American intelligence officials say hackers based in Russia are to blame for two recent attempts to breach voter registration databases in a US state.
In the two attempts, data from as many as 200,000 voter records in the US state of Illinois was stolen, the officials told NBC News.
They said that the incidents fueled concerns that the Russian government might be seeking to interfere in the US presidential election.
One of the officials claimed that "there is serious concern" that Moscow was trying to create uncertainty in the US presidential election process.
The official, who spoke on condition of anonymity, said that the attacks were attributed to Russian intelligence services.
"This is the closest we've come to tying a recent hack to the Russian government," the official said.
The attacks caused the FBI to issue a "flash alert" to election officials nationwide earlier this month. The agency urged them to remain vigilant in the face of any similar cyber intrusions.
"The FBI is requesting that states contact their Board of Elections and determine if any similar activity to their logs, both inbound and outbound, has been detected," the alert said.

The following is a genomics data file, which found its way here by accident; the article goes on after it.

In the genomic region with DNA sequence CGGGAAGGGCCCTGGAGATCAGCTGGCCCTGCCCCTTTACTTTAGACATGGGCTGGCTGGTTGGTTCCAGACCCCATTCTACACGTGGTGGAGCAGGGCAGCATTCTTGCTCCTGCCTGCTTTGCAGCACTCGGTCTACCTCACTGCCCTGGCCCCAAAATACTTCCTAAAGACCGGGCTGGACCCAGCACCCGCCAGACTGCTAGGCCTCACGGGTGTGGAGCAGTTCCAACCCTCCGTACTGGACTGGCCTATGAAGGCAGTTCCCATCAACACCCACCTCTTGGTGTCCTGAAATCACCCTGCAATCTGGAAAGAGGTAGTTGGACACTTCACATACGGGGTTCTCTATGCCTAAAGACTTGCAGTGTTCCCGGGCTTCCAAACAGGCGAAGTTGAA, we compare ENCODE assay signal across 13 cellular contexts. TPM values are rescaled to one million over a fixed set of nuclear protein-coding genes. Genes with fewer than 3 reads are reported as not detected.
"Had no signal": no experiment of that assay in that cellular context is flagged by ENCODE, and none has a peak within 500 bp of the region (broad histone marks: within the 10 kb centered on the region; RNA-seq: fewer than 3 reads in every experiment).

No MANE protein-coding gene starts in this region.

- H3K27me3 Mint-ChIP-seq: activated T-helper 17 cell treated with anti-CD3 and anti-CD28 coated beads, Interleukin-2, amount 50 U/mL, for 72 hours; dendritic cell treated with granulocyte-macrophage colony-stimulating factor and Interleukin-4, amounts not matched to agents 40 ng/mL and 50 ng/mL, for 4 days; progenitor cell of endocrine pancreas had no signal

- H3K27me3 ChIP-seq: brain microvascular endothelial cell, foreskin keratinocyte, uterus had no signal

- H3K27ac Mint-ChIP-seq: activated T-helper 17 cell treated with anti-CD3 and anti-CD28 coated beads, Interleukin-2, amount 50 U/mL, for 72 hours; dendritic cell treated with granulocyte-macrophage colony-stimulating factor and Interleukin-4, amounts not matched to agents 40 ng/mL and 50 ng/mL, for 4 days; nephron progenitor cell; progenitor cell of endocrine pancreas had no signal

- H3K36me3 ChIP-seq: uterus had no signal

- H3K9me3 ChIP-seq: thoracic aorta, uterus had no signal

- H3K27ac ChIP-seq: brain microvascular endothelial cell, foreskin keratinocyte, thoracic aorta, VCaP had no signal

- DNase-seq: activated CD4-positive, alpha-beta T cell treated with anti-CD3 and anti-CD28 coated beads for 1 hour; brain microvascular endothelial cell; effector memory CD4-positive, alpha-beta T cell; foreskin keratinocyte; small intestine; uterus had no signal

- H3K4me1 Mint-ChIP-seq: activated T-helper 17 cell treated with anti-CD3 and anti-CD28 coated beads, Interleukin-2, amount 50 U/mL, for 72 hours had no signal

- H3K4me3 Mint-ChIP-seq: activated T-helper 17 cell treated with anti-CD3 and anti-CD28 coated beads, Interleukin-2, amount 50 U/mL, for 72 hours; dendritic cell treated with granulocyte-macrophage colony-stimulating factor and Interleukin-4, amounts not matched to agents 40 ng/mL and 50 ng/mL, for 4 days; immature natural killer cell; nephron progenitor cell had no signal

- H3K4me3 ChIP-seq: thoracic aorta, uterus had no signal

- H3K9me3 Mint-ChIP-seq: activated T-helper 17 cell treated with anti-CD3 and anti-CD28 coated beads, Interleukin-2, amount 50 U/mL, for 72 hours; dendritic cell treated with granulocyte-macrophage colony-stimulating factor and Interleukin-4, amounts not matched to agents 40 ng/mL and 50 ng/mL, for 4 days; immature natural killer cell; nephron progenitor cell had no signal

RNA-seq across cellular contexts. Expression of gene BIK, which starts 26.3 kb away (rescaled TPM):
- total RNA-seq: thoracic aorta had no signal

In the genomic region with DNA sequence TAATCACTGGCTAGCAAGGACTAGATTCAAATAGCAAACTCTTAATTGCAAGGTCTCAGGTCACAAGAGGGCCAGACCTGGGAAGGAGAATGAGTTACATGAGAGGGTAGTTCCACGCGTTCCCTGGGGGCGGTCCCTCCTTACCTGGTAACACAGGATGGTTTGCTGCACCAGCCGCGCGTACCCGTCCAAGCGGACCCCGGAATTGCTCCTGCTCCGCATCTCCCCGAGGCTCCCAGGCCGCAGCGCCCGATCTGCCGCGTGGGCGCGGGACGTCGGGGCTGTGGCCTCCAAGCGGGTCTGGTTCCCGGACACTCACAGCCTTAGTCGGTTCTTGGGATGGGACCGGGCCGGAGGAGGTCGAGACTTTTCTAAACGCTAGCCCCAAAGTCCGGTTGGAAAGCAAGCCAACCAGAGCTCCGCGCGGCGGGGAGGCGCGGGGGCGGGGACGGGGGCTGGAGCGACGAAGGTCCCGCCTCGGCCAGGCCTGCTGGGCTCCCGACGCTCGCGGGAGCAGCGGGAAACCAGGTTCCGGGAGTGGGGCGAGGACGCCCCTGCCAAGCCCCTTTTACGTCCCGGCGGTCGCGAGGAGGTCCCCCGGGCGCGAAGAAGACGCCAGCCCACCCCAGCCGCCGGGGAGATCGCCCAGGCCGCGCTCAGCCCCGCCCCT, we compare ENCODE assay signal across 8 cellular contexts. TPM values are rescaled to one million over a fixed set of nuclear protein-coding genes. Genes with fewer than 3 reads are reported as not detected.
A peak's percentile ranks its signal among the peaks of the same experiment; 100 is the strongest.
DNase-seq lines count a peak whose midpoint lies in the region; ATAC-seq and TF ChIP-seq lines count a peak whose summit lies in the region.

Meanwhile, two other officials said that US intelligence agencies are not certain yet that the Russian government may be wanting to hack into voter records.
However, they said it was not clear whether the hackers were planning a covert intelligence operation aimed at destabilizing the US political process.
The incident was first reported by Yahoo News and the alert provided IP addresses linked to the hack attempts, but it did not mention Russia.
According to the FBI alert, one of the IP addresses was associated with both breaches.
US officials have previously expressed concerns about Russia's involvement in the hacking of the Democratic Party organizations.
Under a worst-case scenario, Russia's sophisticated hackers could attack financial systems, power grids and other critical infrastructure, the intelligence officials said earlier this month.
Russia has denied responsibility for hacking the emails of the Democratic National Committee (DNC) and a computer network used by Democratic presidential nominee Hillary Clinton's campaign ahead of the November vote.